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Neil deGrasse Tyson Has a Fourth Accuser Now

By Mike Redmond | Celebrity | December 6, 2018 |

By Mike Redmond | Celebrity | December 6, 2018 |


Last week, news broke that Neil deGrasse Tyson has been accused of sexual misconduct by two women who made it clear that their experiences have made them extremely inclined to believe a rape accusation against Tyson that failed to garner attention even after it was resurfaced in the opening salvos of #MeToo.

All of that is rapidly changing.

Yesterday, BuzzFeed News published a lengthy investigation into Tyson that has been in the works for “nearly three years.” And while that investigation was initially focused on Tchiya Amet’s allegation that Tyson drugged and raped her in 1984 while they were grad students at University of Texas at Austin, BuzzFeed News made contact with the two new accusers and corroborated portions of their stories that made their accounts all the more damning.

On top of that, a fourth woman has come forward.

In January 2010, she recalled, she joined her then-boyfriend at a holiday party for employees of the American Museum of Natural History. Tyson, its most famous employee, drunkenly approached her, she said, making sexual jokes and propositioning her to join him alone in his office. In a 2014 email shared with BuzzFeed News, she described the incident to her own employer in order to shoot down a proposed collaboration with Tyson.

As of this writing, Tyson hasn’t written another shitty Facebook post where he not so subtly dismisses his alleged victim’s credibility by pointing out that she gives hugs or can get pregnant, which is literally what he did with the last batch. But you know, give him a minute.

In the meantime, the BuzzFeed News report is absolutely worth your click because it spends a considerable amount of time addressing Amet’s rape accusation while highlighting not only how it fell to the wayside, but how Tyson has been protected.

Most of the people interviewed lamented the prospect that damaging allegations might take down the world’s most famous living scientist — and perhaps the most famous black scientist in history — beloved for eviscerating so many of the stereotypes of the stuffy, out-of-touch academic.

But for Watson and Allers, the tragedy was the loss of a different black scientist: Amet.

For years, Amet had been trying to make the world listen to her account of a powerful man who had once assaulted her and derailed her life. Mainstream publications, including BuzzFeed News, were unable to adequately corroborate the events from so long ago, and did not publish her allegations. And internet commenters assailed her character and New Age lifestyle. Her claims may have stayed buried forever, if not for the women who saw in Amet’s story a shadow of their own.

“I saw that her credibility was being questioned in a way that honestly had a lot of racist and sexist and anti-religious undertones,” Allers said. “I kinda figured if I had any credibility to lend to that so that she’s taken more seriously, I should do that.”

It should be noted that neither Dr. Katelyn N. Allers or Ashley Watson would have come forward if it weren’t for David Gee at No Sacred Cows who continued to pursue Amet’s rape allegations even while remaining skeptical about her claims, yet increasingly puzzled at Tyson supporters who didn’t want any sort of investigation. At all. So in early November 2018, Gee published an interview with Amet that raised serious questions about why her story was either dismissed or attacked by the scientific community. Part of that reason was because of Amet’s initial blog post that included astrology and unorthodox spiritual beliefs, which Tyson made it a point to highlight in his smug Facebook statement.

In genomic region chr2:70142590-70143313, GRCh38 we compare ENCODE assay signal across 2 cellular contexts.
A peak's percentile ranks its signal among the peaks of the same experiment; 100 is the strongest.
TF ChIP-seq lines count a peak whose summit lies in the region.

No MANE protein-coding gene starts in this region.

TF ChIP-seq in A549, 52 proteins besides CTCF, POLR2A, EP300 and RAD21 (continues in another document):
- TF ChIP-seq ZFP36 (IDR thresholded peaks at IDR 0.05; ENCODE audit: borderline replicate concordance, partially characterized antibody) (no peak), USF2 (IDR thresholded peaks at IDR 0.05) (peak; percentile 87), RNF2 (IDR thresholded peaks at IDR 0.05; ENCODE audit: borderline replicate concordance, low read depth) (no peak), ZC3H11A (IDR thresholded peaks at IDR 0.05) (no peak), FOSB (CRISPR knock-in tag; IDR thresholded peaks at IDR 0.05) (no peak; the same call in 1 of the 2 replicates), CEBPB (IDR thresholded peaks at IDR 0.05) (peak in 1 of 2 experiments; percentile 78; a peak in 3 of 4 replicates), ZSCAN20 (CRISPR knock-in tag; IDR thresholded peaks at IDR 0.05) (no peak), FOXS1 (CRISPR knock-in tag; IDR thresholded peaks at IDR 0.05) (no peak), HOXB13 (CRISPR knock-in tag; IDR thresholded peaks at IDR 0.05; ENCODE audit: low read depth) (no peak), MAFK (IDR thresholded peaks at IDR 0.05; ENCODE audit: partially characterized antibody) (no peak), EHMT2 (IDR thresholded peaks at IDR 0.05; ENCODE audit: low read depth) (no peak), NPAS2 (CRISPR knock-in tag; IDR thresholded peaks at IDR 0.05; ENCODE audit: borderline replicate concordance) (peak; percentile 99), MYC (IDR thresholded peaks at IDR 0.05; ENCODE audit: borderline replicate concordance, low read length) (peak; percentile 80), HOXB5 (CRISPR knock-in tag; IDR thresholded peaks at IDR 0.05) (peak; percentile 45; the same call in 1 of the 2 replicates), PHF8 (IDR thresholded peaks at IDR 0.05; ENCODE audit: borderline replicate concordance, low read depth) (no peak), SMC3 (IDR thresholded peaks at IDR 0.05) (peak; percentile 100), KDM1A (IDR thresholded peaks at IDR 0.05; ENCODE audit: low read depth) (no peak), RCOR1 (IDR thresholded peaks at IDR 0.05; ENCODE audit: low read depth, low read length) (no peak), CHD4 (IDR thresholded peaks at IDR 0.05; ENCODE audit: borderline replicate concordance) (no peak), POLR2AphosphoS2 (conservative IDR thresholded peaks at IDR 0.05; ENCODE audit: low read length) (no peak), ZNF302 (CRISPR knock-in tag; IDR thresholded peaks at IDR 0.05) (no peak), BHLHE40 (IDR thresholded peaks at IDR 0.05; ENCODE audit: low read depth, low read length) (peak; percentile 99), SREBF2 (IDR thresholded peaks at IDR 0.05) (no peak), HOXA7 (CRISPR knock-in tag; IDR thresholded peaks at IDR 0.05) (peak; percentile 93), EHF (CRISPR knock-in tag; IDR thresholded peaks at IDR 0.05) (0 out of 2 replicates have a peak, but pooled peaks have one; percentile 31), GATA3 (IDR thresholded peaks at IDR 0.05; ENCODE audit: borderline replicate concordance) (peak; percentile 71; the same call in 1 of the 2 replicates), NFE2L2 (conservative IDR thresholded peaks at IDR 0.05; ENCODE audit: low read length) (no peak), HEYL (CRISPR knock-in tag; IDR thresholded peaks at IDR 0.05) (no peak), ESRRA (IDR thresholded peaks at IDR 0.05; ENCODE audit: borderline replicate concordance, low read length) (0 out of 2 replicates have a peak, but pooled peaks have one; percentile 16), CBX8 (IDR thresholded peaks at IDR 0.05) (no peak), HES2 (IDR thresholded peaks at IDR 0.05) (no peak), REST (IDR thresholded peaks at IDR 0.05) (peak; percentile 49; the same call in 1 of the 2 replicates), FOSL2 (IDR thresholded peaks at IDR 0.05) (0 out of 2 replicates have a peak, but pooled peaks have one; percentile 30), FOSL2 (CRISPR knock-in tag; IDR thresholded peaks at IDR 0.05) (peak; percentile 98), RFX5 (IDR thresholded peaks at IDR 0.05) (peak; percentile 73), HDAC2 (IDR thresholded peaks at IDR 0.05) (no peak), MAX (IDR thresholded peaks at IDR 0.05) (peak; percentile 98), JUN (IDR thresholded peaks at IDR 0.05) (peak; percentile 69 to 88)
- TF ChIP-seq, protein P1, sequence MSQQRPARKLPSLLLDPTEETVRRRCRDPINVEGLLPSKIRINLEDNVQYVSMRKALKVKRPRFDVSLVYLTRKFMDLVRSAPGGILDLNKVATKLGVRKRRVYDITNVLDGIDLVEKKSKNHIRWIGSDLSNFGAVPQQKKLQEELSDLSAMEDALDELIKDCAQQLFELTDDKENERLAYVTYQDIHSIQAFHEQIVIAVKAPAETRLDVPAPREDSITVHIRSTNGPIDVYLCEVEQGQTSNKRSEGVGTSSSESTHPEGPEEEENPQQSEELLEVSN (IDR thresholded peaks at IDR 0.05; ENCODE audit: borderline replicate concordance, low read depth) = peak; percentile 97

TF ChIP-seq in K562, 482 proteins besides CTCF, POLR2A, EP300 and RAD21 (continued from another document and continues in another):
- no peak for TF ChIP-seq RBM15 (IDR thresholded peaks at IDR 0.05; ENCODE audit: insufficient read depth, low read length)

From No Sacred Cows:

It’s worth mentioning that I asked Amet about her spiritual beliefs, and she said she took them on after the alleged incident as a form of “healing.” A private investigator I’m working with on this case says that could be a coping mechanism if she was victimized.

Unfortunately, when it comes to allegations of sexual assault, the evidence often comes down to who is more credible: the victim or the accused, and guess how well that goes for the victim. (The answer you’re looking for is every flavor of awful under the sun.) Of course, what should be concerning is when the accused very clearly grasps that dynamic and openly admits at much on social media while calling for an investigation that he knows is going to go great for him and not just because it’ll be conducted by two entities with a financial interest in finding him not guilty quick as shit.

That’d be messed up, right?

“For a variety of reasons, most justified, some unjustified, men accused of sexual impropriety in today’s ‘me-too’ climate are presumed to be guilty by the court of public opinion. Emotions bypass due-process, people choose sides, and the social media wars begin.

In any claim, evidence matters. Evidence always matters. But what happens when it’s just one person’s word against another’s, and the stories don’t agree? That’s when people tend to pass judgment on who is more credible than whom. And that’s when an impartial investigation can best serve the truth - and would have my full cooperation to do so.”

- Neil deGrasse Tyson, December 1, 2018

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Mike is a Staff Contributor living in Pennsyltucky. You can follow him on Twitter.

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